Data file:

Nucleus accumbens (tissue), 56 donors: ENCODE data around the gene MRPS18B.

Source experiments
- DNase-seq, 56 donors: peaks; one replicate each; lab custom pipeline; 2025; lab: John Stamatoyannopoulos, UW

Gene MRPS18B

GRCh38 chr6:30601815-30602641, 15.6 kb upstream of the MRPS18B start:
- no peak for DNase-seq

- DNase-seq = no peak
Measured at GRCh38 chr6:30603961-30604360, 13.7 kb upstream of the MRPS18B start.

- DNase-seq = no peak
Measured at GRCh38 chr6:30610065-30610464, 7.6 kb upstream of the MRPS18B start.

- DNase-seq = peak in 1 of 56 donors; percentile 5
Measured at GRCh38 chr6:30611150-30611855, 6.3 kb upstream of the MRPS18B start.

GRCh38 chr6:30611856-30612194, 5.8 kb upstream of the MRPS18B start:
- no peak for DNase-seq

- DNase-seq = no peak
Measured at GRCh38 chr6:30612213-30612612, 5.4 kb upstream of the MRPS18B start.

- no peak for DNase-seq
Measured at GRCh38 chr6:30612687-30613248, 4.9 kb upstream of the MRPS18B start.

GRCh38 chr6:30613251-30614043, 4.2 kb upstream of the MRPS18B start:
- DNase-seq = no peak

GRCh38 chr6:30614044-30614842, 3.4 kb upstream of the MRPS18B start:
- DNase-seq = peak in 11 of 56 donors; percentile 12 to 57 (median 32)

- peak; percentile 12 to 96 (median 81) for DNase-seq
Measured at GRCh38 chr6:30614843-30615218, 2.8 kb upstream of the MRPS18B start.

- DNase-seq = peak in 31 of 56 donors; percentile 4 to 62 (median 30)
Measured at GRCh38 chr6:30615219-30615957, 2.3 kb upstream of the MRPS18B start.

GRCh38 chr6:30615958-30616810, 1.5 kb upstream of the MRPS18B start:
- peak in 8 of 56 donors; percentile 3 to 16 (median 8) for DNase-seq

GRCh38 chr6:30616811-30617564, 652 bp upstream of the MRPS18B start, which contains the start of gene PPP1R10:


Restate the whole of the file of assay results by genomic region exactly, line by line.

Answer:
Nucleus accumbens (tissue), 56 donors: ENCODE data around the gene MRPS18B.

Source experiments
- DNase-seq, 56 donors: peaks; one replicate each; lab custom pipeline; 2025; lab: John Stamatoyannopoulos, UW

Gene MRPS18B

GRCh38 chr6:30601815-30602641, 15.6 kb upstream of the MRPS18B start:
- no peak for DNase-seq

- DNase-seq = no peak
Measured at GRCh38 chr6:30603961-30604360, 13.7 kb upstream of the MRPS18B start.

- DNase-seq = no peak
Measured at GRCh38 chr6:30610065-30610464, 7.6 kb upstream of the MRPS18B start.

- DNase-seq = peak in 1 of 56 donors; percentile 5
Measured at GRCh38 chr6:30611150-30611855, 6.3 kb upstream of the MRPS18B start.

GRCh38 chr6:30611856-30612194, 5.8 kb upstream of the MRPS18B start:
- no peak for DNase-seq

- DNase-seq = no peak
Measured at GRCh38 chr6:30612213-30612612, 5.4 kb upstream of the MRPS18B start.

- no peak for DNase-seq
Measured at GRCh38 chr6:30612687-30613248, 4.9 kb upstream of the MRPS18B start.

GRCh38 chr6:30613251-30614043, 4.2 kb upstream of the MRPS18B start:
- DNase-seq = no peak

GRCh38 chr6:30614044-30614842, 3.4 kb upstream of the MRPS18B start:
- DNase-seq = peak in 11 of 56 donors; percentile 12 to 57 (median 32)

- peak; percentile 12 to 96 (median 81) for DNase-seq
Measured at GRCh38 chr6:30614843-30615218, 2.8 kb upstream of the MRPS18B start.

- DNase-seq = peak in 31 of 56 donors; percentile 4 to 62 (median 30)
Measured at GRCh38 chr6:30615219-30615957, 2.3 kb upstream of the MRPS18B start.

GRCh38 chr6:30615958-30616810, 1.5 kb upstream of the MRPS18B start:
- peak in 8 of 56 donors; percentile 3 to 16 (median 8) for DNase-seq

GRCh38 chr6:30616811-30617564, 652 bp upstream of the MRPS18B start, which contains the start of gene PPP1R10: